To Fall In Love With Earth

 “Good going amma! You are doing well. Just try riding a little faster, okay?”, said the daughter, and then the children gave me a thumbs up, and smiled encouragingly. We were out cycling on a relatively flat trail in the mountains nearby.  I was amused at the encouragement. It was true that I was in worse shape than I expected. 


It had been decades since the days of pointless cycling up and down the hills, and the old spirit was reviving with every pedal stroke. I looked up yearningly at the tree-tops, and the pinecones hanging from them. All Earth looked and smelled inviting, reminding me of the gratitude for having such a beautiful planet on which to live. Today was not the day to rue the state of our laws, or how fast climate change is creeping up on us. Today was a day to feel grateful for what we have, so we may learn better to conserve what we have for future generations better. It was in this moment of great gratitude that I was admiring the tree-tops against the clear blue skies when I promptly veered off the bicycle path and crashed into some brambles nearby. 


I tottered back to the path to chuckles from the daughter.  The husband in the meanwhile, was acting as though as he was in his teens again and cycling with both hands off the handle bar. The elementary school going son, gave me a shrug and said, “Show off!”. But I caught him trying to take his hands off the bar one at a time, and smiled to myself. 

The son had graduated to a bigger cycle for the first time and his face registered joy, and a little trepidation, as he stopped pedaling and went whizzing downhill. The adrenaline was pumping, and his cautious nature was kicking in at the same time. When we stopped for a break a few minutes later, he looked happy, and ready to start pedaling again.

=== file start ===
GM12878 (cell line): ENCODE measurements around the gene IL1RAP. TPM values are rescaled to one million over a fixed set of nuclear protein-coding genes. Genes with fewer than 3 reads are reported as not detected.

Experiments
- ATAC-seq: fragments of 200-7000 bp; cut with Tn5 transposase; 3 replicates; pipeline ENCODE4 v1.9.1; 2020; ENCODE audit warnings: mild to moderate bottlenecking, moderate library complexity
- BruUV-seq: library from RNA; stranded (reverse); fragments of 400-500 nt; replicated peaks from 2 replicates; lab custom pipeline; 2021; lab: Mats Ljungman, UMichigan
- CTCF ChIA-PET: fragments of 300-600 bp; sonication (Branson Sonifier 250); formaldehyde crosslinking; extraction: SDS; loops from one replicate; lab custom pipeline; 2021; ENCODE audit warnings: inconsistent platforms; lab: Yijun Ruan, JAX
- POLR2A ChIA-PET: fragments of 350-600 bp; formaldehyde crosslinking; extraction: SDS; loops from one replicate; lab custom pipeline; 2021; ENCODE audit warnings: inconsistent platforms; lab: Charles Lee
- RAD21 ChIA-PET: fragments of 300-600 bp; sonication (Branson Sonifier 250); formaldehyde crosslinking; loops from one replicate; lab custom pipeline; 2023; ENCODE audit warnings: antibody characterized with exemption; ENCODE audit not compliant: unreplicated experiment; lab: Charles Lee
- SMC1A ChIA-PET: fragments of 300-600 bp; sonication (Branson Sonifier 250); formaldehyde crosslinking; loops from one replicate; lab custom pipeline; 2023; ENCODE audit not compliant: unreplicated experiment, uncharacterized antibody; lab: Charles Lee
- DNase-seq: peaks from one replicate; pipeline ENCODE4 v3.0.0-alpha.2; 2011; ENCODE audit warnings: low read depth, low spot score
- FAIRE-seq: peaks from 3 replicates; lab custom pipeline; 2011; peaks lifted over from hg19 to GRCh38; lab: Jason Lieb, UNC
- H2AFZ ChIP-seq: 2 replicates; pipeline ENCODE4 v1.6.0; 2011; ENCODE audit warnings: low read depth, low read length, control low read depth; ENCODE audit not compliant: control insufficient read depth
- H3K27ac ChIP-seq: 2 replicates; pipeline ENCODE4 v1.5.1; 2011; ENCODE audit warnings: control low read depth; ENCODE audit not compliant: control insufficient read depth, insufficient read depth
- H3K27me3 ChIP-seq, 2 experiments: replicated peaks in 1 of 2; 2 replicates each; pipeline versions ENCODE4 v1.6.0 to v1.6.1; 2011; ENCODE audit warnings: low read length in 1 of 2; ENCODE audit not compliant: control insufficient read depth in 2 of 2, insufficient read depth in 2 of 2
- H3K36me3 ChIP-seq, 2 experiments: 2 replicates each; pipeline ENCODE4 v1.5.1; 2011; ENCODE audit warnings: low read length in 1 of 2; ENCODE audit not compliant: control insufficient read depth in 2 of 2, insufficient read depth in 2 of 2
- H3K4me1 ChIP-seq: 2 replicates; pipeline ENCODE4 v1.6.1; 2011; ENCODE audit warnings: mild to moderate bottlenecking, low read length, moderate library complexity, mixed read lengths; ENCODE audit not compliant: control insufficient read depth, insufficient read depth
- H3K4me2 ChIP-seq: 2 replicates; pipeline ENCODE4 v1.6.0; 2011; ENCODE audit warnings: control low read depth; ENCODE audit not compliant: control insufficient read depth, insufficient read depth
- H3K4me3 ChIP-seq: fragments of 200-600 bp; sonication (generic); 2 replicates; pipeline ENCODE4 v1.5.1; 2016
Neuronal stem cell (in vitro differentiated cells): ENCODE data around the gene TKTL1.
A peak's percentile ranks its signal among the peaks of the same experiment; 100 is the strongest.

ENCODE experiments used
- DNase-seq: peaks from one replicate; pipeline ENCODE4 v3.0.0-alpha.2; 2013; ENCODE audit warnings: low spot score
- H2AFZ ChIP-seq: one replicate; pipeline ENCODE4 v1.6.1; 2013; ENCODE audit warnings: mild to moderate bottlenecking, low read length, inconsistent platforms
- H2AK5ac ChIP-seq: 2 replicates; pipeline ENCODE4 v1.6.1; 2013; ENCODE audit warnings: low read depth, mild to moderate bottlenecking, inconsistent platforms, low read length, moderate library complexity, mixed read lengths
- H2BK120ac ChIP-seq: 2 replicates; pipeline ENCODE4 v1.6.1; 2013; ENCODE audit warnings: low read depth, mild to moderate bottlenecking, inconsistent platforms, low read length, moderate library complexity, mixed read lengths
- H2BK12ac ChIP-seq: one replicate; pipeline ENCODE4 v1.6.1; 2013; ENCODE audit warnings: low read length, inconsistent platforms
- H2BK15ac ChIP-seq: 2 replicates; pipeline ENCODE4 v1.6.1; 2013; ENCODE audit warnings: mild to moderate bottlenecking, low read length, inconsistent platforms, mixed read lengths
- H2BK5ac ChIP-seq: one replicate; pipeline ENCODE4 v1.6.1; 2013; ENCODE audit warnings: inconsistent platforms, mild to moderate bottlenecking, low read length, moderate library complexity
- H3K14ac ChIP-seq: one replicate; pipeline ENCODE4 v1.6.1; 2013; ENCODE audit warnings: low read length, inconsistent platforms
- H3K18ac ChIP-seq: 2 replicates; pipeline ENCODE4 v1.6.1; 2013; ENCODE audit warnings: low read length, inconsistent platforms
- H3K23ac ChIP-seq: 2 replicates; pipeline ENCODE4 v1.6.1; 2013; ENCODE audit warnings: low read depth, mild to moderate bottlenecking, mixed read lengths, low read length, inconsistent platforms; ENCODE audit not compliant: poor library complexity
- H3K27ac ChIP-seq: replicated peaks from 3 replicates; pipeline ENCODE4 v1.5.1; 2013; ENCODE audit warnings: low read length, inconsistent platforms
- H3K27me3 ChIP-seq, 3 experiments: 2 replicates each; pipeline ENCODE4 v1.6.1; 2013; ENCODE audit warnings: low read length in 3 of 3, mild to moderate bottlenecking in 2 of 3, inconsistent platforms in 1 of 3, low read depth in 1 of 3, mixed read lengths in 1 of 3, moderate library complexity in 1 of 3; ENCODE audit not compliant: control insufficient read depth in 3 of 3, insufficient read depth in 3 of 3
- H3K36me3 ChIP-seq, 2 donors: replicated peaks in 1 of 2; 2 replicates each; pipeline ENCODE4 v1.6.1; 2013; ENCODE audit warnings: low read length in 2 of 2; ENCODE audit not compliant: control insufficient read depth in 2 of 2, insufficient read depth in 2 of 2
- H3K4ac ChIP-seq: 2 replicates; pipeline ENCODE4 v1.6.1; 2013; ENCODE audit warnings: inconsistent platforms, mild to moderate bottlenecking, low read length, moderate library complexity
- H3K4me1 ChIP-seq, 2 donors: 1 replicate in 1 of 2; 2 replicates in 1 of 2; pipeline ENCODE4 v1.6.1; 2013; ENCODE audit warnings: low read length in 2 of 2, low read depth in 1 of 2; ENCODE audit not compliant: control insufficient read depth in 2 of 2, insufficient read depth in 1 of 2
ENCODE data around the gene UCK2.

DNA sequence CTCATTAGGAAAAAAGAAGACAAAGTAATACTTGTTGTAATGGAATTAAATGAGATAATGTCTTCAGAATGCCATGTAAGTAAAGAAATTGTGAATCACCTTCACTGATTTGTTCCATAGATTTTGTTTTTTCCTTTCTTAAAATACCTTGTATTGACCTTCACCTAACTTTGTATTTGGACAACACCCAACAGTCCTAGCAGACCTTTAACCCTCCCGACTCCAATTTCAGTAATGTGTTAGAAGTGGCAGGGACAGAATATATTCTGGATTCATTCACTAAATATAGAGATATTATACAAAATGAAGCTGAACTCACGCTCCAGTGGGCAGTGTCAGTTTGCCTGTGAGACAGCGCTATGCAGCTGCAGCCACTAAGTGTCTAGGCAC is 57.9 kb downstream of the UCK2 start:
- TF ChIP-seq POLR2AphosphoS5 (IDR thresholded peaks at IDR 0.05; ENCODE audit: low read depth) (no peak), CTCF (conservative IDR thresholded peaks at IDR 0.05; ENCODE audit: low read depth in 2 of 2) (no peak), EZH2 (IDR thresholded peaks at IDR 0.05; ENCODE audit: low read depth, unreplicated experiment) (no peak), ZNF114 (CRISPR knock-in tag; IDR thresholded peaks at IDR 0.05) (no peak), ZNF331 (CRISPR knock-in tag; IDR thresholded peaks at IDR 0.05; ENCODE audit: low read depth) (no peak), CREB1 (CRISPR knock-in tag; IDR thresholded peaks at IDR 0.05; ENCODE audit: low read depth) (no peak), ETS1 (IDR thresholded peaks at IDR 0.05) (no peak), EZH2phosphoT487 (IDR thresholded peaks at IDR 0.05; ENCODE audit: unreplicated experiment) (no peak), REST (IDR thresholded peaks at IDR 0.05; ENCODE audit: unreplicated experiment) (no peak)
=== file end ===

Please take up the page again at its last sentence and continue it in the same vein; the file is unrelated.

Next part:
Out amidst nature that day was a wonderful balm for the soul. The air still felt nippy – there had been a light snow and rain at night, but the clouds had scattered nicely and the trail had some wet patches through which we went zipping with joy. The skies were blue, and the glistening snow and raindrops on the trees in the path brought about a pristine joy. 

The fresh, moist, clear air reminded me of Kate Harris when she wrote in the book, Lands of Lost Borders:


“I’m not sure where I go when I spin wheels for hours on end like that, except into the rapture of doing nothing deeply—although ‘nothing,’ in this case, involves a tantrum of pedal strokes on a burdened bicycle along a euphemism for a highway through the Himalaya.” 

― Kate Harris, Lands of Lost Borders: Out of Bounds on the Silk Road

We were not in the Himalayas. We were on safe biking paths with brilliant nature folding us lovingly in its embrace on all sides, and yet the feeling was the same. There was harmony there between human souls and the Earth, and I could only hope that we never truly lose touch with that feeling. This is our only home after all.

We stopped for a while to take in a small hike around a place that has the wonderful combination of meadows, marshes, forests and river. A more Wind in the Willows kind of setting I could not have imagined, but there it was, and like the rest of the surreal day, I found myself feeling increasingly happy at being there. As we walked listening to the surging snow melt in the fast flowing stream nearby, I felt a sense of clarity, and I thought of Mary Oliver’s words:

I walk in this Earth to fall in love with it. – Mary Oliver

How Much is Too Much?

The husband gave me a significant look, and shook his head disapprovingly. I understood his sentiment. He was reading Bad Blood: Secrets and Lies in a Silicon Valley Startup by John Carreyrou.

I spent the whole time shaking my head disapprovingly, and wondering how one could have started out so nobly and have gone astray so quickly when caught in the web of her own lies, myths, and ambitions.

While being driven is often seen as a good thing in our Society, it generally needs a heathy helping of morals and ethics and all the rest of it. Take the visible case of Elizabeth Holmes.

I had heard of the story of Theranos, the medical blood-testing company that promised to revolutionize the medical industry by doing all blood tests on a single drop of blood instead of the vials and vials that were currently drawn. “That.Is.Amazing!” I thought to myself. Like millions of others, I don’t particularly like having vials of blood drawn, and this was a development waiting to happen.